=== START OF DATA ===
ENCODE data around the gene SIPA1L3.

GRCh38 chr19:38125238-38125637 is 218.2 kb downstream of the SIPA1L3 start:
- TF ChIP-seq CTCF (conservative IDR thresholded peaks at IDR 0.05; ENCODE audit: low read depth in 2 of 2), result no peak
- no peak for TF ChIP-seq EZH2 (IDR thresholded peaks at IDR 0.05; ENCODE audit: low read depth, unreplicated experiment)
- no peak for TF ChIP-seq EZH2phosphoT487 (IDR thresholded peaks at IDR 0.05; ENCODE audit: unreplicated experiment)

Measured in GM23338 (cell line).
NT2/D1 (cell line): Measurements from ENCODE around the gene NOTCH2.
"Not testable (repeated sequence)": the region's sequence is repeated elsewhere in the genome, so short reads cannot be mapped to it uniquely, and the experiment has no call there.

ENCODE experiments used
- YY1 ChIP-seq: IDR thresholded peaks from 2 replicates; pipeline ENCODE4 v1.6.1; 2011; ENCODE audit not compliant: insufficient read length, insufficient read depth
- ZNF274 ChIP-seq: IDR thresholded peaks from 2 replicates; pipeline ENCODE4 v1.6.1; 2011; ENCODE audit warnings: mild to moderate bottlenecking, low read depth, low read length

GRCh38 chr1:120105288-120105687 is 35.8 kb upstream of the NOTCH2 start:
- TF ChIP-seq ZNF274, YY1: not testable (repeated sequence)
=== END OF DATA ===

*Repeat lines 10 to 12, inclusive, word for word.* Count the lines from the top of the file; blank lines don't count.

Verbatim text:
- YY1 ChIP-seq: IDR thresholded peaks from 2 replicates; pipeline ENCODE4 v1.6.1; 2011; ENCODE audit not compliant: insufficient read length, insufficient read depth
- ZNF274 ChIP-seq: IDR thresholded peaks from 2 replicates; pipeline ENCODE4 v1.6.1; 2011; ENCODE audit warnings: mild to moderate bottlenecking, low read depth, low read length

GRCh38 chr1:120105288-120105687 is 35.8 kb upstream of the NOTCH2 start: